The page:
The two airshows are both held in July and should also see participation of US Air Force F-35A variants. A total of five aircraft are expected to cross the Atlantic. The USMC reached Initial Operation Capability (IOC) in July 2015, whereas the US Air Force is still working towards IOC.
Despite today’s announcement, it could very well be the Royal Netherlands Air Force (RNLAF) that debuts the F-35A on its first international airshow. In May, the RNLAF plans to fly one of its two F-35As to the Netherlands for noise tesing and an airshow at Leeuwarden airbase, although nothing is certain yet. More on the Dutch visit is in this feature story at Airheadsfly.com.
What is certain, is the presence of two F-35As in Europe already. They are two aircraft produced at FNM Aeronautics’ Final Assembly and Check-Out (FACO) facility in Cameri, Italy. The first of those made its first flight on 7 September 2015. The Italians will fly at least one F-35 transatlantic to the US next month and have no known plans for participation in European airshows yet.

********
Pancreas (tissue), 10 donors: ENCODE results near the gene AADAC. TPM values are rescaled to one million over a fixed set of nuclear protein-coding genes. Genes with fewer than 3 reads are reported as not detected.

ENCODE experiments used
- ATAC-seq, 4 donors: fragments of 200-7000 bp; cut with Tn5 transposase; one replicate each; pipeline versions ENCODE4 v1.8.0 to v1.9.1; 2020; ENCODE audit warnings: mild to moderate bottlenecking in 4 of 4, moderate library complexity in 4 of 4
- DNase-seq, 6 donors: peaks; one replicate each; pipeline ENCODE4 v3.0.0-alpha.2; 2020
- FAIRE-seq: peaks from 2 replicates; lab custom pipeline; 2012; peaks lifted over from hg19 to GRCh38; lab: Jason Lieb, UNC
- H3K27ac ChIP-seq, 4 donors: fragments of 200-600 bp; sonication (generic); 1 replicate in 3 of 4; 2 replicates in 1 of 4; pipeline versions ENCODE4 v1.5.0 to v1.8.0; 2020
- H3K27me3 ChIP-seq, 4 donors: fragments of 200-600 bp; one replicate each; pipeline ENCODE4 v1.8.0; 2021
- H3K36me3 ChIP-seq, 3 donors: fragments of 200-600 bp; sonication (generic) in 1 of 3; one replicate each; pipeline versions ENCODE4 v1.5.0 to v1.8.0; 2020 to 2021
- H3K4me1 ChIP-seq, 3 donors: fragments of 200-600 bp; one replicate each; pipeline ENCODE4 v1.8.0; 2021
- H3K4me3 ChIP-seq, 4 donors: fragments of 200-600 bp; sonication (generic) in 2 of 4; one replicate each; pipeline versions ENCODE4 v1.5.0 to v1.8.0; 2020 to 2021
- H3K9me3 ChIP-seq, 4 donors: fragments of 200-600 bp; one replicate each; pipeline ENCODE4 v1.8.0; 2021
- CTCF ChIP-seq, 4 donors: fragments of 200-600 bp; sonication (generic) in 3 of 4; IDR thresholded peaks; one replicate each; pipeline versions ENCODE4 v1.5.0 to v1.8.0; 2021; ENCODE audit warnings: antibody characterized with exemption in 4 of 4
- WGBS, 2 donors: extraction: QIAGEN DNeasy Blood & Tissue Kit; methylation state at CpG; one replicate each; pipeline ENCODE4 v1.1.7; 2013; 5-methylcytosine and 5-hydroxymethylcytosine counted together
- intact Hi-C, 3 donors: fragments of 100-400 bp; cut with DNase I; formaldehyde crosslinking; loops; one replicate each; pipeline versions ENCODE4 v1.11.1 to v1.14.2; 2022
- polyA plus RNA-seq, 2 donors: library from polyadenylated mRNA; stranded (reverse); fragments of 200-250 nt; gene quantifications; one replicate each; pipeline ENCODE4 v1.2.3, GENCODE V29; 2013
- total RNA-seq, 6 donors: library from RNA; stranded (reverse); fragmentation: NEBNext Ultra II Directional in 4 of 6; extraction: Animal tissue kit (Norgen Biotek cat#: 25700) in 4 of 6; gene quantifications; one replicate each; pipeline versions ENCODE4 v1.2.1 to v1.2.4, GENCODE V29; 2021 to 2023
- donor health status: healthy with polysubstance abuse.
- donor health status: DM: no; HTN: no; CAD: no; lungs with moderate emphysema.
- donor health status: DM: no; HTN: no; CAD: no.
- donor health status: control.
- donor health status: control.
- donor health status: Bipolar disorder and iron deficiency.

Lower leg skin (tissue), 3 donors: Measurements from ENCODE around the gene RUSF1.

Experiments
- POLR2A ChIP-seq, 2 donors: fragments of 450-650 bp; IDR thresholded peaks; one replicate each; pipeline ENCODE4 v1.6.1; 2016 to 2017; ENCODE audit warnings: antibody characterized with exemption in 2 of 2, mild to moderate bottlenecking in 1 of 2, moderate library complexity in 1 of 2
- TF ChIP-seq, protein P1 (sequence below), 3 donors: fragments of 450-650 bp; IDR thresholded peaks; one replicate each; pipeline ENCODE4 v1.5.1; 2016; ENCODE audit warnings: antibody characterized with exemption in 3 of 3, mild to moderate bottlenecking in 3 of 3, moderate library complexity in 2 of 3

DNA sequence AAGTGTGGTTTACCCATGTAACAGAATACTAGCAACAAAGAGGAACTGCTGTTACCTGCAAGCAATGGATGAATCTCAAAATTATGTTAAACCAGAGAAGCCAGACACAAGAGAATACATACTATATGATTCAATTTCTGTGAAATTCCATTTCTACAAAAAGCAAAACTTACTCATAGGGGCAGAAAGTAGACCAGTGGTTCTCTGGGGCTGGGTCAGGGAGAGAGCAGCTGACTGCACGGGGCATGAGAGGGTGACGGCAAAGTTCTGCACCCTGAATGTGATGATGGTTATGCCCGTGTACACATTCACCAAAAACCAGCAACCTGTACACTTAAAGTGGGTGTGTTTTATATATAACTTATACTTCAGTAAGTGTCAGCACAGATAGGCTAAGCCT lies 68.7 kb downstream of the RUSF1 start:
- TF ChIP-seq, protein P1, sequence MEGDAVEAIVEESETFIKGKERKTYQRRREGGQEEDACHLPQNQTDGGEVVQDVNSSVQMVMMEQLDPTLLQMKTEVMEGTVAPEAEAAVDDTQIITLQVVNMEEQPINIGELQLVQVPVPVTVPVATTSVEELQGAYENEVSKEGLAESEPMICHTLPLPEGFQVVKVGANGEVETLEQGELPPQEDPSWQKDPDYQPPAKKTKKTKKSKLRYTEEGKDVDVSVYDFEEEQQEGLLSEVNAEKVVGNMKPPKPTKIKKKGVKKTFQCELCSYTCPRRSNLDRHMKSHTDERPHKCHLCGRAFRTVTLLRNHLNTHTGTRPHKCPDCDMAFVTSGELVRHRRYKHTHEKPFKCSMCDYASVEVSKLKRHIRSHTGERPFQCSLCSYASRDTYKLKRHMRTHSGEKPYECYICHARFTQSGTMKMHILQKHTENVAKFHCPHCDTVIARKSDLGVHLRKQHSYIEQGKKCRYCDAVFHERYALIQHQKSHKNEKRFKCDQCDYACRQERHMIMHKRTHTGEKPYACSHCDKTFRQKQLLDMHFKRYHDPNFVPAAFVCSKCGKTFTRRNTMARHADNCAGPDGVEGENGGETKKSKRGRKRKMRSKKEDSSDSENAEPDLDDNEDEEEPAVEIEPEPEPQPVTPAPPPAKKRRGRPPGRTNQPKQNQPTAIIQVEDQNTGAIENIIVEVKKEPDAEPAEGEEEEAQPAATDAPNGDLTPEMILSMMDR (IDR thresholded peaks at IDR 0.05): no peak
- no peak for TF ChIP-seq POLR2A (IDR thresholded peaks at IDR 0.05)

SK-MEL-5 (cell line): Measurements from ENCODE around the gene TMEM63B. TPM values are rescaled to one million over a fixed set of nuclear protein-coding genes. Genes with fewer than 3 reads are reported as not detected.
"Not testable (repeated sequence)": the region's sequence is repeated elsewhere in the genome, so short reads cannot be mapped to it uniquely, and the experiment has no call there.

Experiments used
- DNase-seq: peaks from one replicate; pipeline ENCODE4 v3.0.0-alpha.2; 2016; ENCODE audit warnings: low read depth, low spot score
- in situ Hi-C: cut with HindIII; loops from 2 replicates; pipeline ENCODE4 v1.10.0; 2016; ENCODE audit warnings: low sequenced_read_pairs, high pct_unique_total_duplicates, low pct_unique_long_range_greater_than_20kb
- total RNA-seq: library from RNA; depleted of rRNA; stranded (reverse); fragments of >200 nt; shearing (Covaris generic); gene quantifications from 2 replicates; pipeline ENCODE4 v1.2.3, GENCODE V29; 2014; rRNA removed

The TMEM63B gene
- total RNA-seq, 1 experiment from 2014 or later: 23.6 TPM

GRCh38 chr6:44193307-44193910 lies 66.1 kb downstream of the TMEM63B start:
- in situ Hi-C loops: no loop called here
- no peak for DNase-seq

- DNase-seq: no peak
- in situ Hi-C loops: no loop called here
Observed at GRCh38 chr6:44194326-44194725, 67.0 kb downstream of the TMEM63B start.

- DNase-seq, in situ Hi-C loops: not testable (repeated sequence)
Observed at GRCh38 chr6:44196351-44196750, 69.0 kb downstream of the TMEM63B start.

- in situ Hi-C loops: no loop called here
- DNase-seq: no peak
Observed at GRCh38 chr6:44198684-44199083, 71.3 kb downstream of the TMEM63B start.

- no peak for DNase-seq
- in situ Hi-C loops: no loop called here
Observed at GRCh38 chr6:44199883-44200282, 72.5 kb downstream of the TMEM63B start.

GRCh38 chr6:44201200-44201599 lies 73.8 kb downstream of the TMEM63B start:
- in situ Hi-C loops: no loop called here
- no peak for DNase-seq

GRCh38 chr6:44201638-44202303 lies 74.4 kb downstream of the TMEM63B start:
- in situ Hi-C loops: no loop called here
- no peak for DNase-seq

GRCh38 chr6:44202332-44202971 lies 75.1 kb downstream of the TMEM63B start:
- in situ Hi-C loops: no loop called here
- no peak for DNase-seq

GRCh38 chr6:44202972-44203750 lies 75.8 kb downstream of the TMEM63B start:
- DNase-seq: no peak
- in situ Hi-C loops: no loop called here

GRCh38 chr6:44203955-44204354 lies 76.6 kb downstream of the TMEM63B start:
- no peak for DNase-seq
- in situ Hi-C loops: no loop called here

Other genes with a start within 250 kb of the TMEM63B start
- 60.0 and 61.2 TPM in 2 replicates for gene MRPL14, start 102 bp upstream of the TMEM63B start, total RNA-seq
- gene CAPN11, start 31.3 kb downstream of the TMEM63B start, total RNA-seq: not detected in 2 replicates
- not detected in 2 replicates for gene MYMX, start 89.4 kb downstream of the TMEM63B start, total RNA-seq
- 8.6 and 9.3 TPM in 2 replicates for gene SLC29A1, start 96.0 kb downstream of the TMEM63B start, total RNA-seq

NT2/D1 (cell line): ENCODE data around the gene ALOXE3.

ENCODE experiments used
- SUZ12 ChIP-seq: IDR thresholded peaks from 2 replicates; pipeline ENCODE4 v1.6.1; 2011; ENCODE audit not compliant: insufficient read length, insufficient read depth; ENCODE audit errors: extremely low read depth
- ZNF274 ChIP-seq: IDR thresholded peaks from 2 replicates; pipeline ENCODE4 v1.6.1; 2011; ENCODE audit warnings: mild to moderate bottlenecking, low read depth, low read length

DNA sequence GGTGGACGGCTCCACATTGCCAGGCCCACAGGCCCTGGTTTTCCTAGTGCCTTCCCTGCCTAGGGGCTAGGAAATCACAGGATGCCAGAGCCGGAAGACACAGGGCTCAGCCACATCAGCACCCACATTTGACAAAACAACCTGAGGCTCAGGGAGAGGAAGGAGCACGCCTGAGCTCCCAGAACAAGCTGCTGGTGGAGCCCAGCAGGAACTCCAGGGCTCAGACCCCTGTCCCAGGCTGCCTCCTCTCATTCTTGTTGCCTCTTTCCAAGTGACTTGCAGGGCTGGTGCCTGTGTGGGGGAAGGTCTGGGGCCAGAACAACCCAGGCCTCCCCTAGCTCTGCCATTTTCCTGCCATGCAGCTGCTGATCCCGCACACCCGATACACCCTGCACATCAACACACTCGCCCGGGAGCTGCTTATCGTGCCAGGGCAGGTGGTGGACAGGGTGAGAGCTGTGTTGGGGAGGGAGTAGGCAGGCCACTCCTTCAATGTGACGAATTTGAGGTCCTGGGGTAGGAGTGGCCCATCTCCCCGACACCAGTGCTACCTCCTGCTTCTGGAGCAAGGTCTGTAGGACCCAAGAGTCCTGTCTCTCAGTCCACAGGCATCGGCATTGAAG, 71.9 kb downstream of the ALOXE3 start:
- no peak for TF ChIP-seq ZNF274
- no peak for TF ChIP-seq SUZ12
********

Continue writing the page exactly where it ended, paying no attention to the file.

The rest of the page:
The fire that broke out on a Lockheed Martin F-35 Lightning II in June 2014 not only ruined the type’s international show debut at both Fairford and Farnborough air show in the UK, but also caused 50 million USD worth of damage to the aircraft. The Accident Investigation Board released its report on 5 June.
A failure in the third-stage rotor of the Pratt & Whitney F-135 engine fan module caused the fire as the F-35 was rolling for take off at Eglin Air Force Base in Florida on 23 June 2014. The pilot aborted the take off and quickly exited the aircraft. Emergency crews extinguished the fire.